Lymph nodes & spleen, nonlymphoma
Lymph nodes-general
B & T cells


Topic Completed: 1 January 2011

Minor changes: 13 May 2021

Copyright: 2001-2021, PathologyOutlines.com, Inc.

PubMed Search: b cells lymphocyte development lymphoma

Nikhil Sangle, M.D.
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Cite this page: Sangle N. B & T cells. PathologyOutlines.com website. https://www.pathologyoutlines.com/topic/lymphomanormalBcells.html. Accessed May 15th, 2021.
Definition / general
    B cells:
    • Progressive maturation of hematopoietic stem cells through several stages to ultimately give rise to mature B cell pool that has been selected for reactivity against non-self antigens (Expert Rev Clin Immunol 2010;6:765)
    • Develop from stem cells of yolk sac, fetal liver, spleen and bone marrow
    • B cells complete most of their development within the bone marrow, in contrast to T cells that mature within the thymus
    • In intersinusoidal bone marrow, hematopoietic stem cells mature to early lymphoid progenitors, the pro B, pre B stages
    • Developmental stages are in close contact with slender CD10+ stromal cells or their extensions, which allows tightly regulated signaling (J Pathol 2005;205:311)
    • Earliest stem cells are in subendosteum, adjacent to inner bone surface; with maturation, B lineage cells move towards central axis of marrow; final stages of development of immature B cells occur in peripheral lymphoid organs (spleen, lymph nodes)

    T cells:
    • Develop from bone marrow, become prothymocytes, then migrate to thymus gland, where self recognizing T cells are eliminated
Pathophysiology
    B cells:
    • B cells express surface immunoglobulin (Ig), composed of 2 heavy (H) and 2 light (L) chains (either kappa or lambda)
    • B cell antigen receptor loci may have 4 types of modification: (a) recombination of variable, diversity and joining regions (VDJ); (b) somatic hypermutation of V segments; (c) immunoglobulin heavy chain gene class switching; and (d) receptor editing
    • Early B cell precursor is TdT+, CD34+, HLA-DR+, then undergoes heavy (H) chain rearrangement and adds CD19, then adds CD10, then adds IgM heavy chain; then adds light (L) chain rearrangement and adds cytoplasmic IgM with heavy and light chains, then B cells express IgM and IgD with the same binding site, then adds CD20 (now called pre B cell); then adds surface Ig, then adds CD21 and CD22 and drops TdT (now called B cell)
    • If B cell encounters an antigen that interacts with its variable region, it becomes a plasma cell
    • Precursor B cells contain immunoglobulin related components but not immunoglobulin; express CD179a and CD179b (precursor to light chains) as part of their pre B cell receptor, which disappears when replaced with conventional light chains
    • B cells express surface immunoglobulin, consisting of 2 heavy chains and 2 light chains (kappa or lambda); immunoglobulin is associated with CD79a / CD79b complex to form a B cell antigen receptor complex
    • IgH gene (heavy chain of immunoglobulin) is at 14q32; variable portion is coded by VDJ regions
    • IgL gene (light chain of immunoglobulin): kappa is at 2p11, lambda is at 22q11; no diversity region is present
    • Heavy chain isotype switch: determines if immunoglobulin is IgM, IgD, IgG1-4, IgA1-2 or IgE (9 constant regions); mediated by switch genes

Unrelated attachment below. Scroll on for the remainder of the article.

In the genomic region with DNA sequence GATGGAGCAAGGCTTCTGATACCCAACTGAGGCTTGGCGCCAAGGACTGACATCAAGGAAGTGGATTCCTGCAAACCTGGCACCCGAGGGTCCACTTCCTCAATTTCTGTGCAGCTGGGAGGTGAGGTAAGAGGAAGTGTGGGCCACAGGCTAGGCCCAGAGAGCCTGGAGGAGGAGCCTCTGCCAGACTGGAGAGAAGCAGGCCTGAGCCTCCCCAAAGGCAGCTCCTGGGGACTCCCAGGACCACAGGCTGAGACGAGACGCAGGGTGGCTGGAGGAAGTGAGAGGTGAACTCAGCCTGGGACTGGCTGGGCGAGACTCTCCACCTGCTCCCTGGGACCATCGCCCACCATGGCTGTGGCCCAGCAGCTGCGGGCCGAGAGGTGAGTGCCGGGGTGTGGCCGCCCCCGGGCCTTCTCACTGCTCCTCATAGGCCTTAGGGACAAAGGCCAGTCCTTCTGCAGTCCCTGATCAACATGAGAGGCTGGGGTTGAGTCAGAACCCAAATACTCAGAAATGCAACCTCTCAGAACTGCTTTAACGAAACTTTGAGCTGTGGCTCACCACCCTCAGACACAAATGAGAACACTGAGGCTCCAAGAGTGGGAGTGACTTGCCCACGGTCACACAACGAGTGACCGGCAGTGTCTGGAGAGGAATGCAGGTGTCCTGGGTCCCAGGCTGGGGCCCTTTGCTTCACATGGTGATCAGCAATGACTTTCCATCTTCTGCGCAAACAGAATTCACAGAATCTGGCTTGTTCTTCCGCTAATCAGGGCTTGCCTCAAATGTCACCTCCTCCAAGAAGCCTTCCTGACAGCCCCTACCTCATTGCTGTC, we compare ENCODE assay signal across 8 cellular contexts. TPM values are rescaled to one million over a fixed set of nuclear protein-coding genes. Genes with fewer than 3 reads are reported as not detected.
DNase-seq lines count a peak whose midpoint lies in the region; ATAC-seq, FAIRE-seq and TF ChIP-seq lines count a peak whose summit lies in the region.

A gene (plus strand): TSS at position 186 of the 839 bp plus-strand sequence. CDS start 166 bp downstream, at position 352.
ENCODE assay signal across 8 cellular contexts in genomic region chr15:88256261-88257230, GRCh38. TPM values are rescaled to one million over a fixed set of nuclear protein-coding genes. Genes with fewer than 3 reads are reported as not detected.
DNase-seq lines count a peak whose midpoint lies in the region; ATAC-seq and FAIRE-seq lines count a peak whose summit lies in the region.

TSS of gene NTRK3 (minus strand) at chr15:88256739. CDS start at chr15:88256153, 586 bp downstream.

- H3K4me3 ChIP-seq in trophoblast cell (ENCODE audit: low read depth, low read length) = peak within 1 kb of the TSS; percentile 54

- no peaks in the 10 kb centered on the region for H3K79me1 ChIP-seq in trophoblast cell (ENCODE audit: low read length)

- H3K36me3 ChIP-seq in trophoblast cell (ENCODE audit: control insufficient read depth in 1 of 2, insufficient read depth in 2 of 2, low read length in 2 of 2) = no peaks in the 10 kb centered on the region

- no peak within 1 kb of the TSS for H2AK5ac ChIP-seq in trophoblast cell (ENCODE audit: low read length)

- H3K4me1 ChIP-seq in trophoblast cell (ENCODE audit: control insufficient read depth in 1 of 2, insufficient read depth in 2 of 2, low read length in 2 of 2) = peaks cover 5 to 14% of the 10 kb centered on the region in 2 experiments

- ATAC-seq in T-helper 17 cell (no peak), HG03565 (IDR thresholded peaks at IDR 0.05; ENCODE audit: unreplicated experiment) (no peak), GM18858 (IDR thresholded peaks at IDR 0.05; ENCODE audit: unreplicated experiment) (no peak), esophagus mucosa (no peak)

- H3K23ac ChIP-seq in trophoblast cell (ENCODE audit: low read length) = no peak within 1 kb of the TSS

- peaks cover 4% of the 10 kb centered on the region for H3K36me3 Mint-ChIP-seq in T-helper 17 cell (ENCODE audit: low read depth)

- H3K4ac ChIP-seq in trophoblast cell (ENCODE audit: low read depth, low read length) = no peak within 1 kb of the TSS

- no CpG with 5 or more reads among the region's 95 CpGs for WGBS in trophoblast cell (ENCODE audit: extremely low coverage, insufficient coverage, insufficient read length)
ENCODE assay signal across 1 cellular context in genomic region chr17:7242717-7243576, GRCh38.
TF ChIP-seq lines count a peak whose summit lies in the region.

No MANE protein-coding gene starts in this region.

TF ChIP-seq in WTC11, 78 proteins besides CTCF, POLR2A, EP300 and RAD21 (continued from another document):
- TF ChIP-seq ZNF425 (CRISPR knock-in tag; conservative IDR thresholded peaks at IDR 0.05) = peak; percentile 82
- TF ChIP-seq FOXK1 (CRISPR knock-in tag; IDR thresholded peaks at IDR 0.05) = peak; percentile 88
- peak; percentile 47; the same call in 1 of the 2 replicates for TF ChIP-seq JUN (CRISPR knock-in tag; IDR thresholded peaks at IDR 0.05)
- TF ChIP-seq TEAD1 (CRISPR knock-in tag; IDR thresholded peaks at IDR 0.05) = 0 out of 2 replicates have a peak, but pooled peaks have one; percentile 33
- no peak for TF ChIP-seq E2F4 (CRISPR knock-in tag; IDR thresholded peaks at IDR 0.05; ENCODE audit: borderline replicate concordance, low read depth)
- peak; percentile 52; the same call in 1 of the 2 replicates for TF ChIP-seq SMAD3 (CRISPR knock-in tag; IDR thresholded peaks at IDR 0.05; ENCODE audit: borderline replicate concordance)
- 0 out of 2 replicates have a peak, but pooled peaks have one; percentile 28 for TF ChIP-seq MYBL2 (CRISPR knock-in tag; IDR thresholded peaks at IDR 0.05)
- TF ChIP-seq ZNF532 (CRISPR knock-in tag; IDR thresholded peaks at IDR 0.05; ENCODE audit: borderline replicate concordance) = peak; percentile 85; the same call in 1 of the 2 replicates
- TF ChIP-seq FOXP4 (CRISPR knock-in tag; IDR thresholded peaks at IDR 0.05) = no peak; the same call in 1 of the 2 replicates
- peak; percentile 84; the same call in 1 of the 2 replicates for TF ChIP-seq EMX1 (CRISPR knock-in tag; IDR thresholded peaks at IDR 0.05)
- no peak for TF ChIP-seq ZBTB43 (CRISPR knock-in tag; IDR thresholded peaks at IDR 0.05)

T cells:
    • T cell receptors (TCR) are either alpha / beta (95%) or gamma / delta (5%) heterodimers
    • T cell progenitors migrate to the thymus and undertake a highly ordered developmental program, regulated by signals derived from microenvironment
    • Most immature thymocytes are CD4- / CD8- ("double negative" / DN); DN is divided into 4 stages based on CD44 / CD25 expression: DN1 is CD44+, CD25-; DN2 is CD44+, CD25+; DN3 is CD44-, CD25+; DN4 is CD44-, CD25- (Immunol Res 2010;47:45)
    • Precursor cell is TdT+, CD34+, HLA-DR+, then drops HLA-DR, then adds CD2, CD5, CD7 (early thymocyte) while undergoing gamma / beta chain rearrangement, then adds CD1 and drops CD34, now a common thymocyte (CD4-, CD8-, "double negative"), then undergoes beta / alpha chain rearrangement (DN3 stage) and adds CD4 and CD8, then splits into helper (CD4) or cytotoxic (CD8) T cell ("single positive") with CD2 and CD3, and without TdT, CD1, CD5 and CD7
    • T alpha and delta genes are on 14q11; T beta gene is on 7q34; T gamma gene is on 7p15
    • Note: T cells and NK cells arise from common progenitor that expresses CD3 epsilon and cannot develop into B cells
Diagrams / tables

AFIP images

B cell biomarker expression during development

T cell biomarker expression during development




Images hosted on other servers:

B cell development

B cell response to antigen

B cell biomarker expression during development

Microenvironmental
niches in the bone
marrow required for
B cell development

T cell activation

T cell development

Clinical features
    B cells:
    • B cell lymphomas: a clonal light chain rearrangement is usually specific for the presence of a B cell neoplasm
    • X linked agammaglobulinemia: no B cell development

    T cells:
    • Defects in receiving T cell signals can cause hyper IgM syndrome (J Allergy Clin Immunol 2010;125:778)
    • 90% of peripheral T cell lymphomas have rearrangements of T alpha, beta and gamma, including all cases of mycosis fungoides and Sezary syndrome
    • T cell lymphomas have no distinct marker of clonality, but cells may express an abnormal immunophenotype or TCR gene rearrangement
    • As there are only 10 V (variable) regions, a polyclonal population of cells can appear oligoclonal
    • T cell clonality is seen in AIDS and congenital immunodeficiency syndromes, but does NOT indicate malignancy
    • Rarely a clonal band may comigrate with the germline band; solution: use 2 - 3 restriction enzymes (HindIII, EcoRI, BamHI)
Positive stains
Negative stains
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